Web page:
But it was Mr Trump who changed the weather. He showed that you could bamboozle a hostile establishment and still win an election. Then he switched horses and pursued an aggressive Republican agenda. From tax cuts and deregulation to gun rights and anti-abortion judges, Mr Trump now has Republican lawmakers eating out of his hand. Those who still believed it would be possible to work across the aisle — and who pined for the days of Rockefeller Republicans — were robbed of any remaining force. Mr Trump has done a service for the American left.

Reality has also lent it a helping hand. Regardless of your ideology, today’s numbers paint a stark picture. Ten years into the US recovery, median household incomes are, in real terms, still much what they were they were in 1999. The top one per cent of households own more wealth than the bottom 90 per cent. America’s average life expectancy has started to decline.

Mr Trump has made inequality worse. But he is not its author. The numbers were almost as bleak at the end of Mr Obama’s two terms. So tinkering no longer holds much appeal.

Much of the focus is on who should be the Democratic nominee to challenge Mr Trump. That obviously matters. But the significant point is that the party’s centre of gravity has shifted. Whoever the challenger turns out to be, whether Joe Biden, the former vice-president, Elizabeth Warren, the economic populist, Beto O’Rourke, the sunny optimist, or Mr Sanders, their platform will have to reflect that shift. Stances such as “Medicare for all”, a “Green New Deal”, and public election financing will have to be part of the package. So too will higher taxes.

Attention has also been lavished on Alexandria Ocasio-Cortez, the 29-year-old Democratic socialist and youngest member of Congress. More notable is the respect her ideas, including a top tax rate of 70 per cent, commands among establishment Democrats. “The congresswoman is right,” Lawrence Summers, Mr Clinton’s former Treasury Secretary, said last week. Mr Summers personified the Washington consensus of the 1990s. Like Keynes, however, he says he changes his mind when the facts do. They no longer fit the arc-of-history Democrats used to narrate. “The false doctrines of the neoliberal priesthood are losing their hold,” writes Nick Hanauer, the entrepreneur who made his fortune with Amazon.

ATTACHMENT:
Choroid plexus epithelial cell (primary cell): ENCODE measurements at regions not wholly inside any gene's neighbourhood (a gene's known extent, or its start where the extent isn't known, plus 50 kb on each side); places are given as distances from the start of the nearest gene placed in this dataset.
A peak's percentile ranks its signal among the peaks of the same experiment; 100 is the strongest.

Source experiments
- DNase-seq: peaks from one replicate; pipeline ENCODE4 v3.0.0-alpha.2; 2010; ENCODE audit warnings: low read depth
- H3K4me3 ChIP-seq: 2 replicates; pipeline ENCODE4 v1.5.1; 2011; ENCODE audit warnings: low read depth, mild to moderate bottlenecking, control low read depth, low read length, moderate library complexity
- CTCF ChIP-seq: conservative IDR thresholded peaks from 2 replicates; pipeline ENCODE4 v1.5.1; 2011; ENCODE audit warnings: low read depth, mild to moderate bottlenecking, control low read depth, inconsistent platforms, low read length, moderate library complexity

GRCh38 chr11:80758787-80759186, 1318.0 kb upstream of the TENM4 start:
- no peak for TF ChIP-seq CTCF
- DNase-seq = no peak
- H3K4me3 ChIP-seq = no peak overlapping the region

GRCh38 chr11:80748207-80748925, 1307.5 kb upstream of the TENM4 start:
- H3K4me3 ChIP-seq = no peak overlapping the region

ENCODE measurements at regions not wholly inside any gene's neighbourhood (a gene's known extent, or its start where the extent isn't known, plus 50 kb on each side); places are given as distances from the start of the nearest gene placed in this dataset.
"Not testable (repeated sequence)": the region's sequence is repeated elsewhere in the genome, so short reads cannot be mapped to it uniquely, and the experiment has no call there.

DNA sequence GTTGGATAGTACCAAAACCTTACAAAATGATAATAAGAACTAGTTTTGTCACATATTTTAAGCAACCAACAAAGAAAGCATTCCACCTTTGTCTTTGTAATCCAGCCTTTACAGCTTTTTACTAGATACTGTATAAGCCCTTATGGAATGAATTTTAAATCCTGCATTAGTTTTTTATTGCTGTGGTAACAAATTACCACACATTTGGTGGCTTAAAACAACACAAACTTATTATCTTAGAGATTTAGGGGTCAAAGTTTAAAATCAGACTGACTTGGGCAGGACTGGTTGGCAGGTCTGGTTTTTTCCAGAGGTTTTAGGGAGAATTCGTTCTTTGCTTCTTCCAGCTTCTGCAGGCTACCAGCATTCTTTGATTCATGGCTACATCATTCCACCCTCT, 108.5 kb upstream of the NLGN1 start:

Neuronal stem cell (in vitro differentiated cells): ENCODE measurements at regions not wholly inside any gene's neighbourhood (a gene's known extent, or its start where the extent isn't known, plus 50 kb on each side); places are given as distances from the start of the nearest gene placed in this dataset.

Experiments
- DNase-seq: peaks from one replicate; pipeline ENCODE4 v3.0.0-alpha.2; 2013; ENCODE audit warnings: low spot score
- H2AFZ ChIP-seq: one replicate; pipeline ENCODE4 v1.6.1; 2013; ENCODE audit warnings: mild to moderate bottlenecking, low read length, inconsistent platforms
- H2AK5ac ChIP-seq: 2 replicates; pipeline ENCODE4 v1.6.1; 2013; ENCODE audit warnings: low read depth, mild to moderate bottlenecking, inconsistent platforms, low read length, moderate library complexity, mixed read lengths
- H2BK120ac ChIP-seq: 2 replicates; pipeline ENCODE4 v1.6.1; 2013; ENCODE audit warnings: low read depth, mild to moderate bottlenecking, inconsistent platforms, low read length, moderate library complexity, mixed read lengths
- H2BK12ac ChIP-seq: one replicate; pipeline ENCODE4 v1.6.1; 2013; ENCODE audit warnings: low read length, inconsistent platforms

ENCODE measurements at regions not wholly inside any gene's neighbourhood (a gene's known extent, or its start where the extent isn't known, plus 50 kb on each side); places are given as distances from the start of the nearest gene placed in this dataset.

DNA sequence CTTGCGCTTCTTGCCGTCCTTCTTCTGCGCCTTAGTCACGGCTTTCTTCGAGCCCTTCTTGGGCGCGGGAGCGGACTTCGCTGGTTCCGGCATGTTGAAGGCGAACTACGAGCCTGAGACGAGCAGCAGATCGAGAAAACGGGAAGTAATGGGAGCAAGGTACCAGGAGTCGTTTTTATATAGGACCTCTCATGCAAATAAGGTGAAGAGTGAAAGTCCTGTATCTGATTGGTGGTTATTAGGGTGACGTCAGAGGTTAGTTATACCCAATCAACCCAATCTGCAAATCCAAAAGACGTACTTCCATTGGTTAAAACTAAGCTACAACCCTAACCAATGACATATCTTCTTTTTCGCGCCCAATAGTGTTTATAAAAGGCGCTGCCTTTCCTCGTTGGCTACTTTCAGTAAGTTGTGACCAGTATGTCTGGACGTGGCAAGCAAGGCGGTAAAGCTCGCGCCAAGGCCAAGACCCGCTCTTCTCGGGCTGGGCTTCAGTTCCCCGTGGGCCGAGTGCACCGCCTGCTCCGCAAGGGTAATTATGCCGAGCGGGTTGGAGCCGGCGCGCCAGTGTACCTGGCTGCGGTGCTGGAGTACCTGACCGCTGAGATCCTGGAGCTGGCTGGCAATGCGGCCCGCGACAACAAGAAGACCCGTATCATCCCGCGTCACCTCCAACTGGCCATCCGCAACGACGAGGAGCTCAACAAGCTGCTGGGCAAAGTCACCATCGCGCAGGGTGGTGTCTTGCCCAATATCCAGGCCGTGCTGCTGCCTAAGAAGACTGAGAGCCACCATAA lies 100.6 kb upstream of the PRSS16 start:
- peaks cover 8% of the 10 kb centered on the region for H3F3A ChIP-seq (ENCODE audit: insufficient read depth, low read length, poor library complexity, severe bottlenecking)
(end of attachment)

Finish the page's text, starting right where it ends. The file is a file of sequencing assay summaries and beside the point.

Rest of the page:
America’s left is turning into a factory of new ideas. Some of them, such as a universal basic income, may be questionable. Others, such as breaking up monopolies, are more promising. Either way, for the first time in decades, America’s intellectual energy is now on the left. Some liken the ferment to the “bold persistent experimentation” of Franklin Roosevelt, author of the 1930s New Deal. Doubters compare it with the false dawn of George McGovern, who lost in a 1972 landslide to Richard Nixon. Whichever view proves correct, the Clinton-Obama era is drawing to a close. A new one is just beginning.


Trump’s New Shutdown World

In 2013, Obama tried to maximize the difficulty. OMB is taking another tack.

By Kimberley A. Strassel

A girl outside the shuttered National Museum of African American History and Culture in Washington, D.C., Jan. 2.
A girl outside the shuttered National Museum of African American History and Culture in Washington, D.C., Jan. 2. Photo: andrew caballero-reynolds/Agence France-Presse/Getty Images


This weekend the federal shutdown becomes the longest in history—and yet, and yet, the sky has not fallen. Meet the team that has allowed the Trump White House to hold out for so long, and in the process forever altered future shutdown fights.

Across the street from the Oval Office, an only somewhat merry band of budget lawyers labor on one priority: making this event as painless as possible. That was the order from President Trump when the government closed, and the Office of Management and Budget was ready.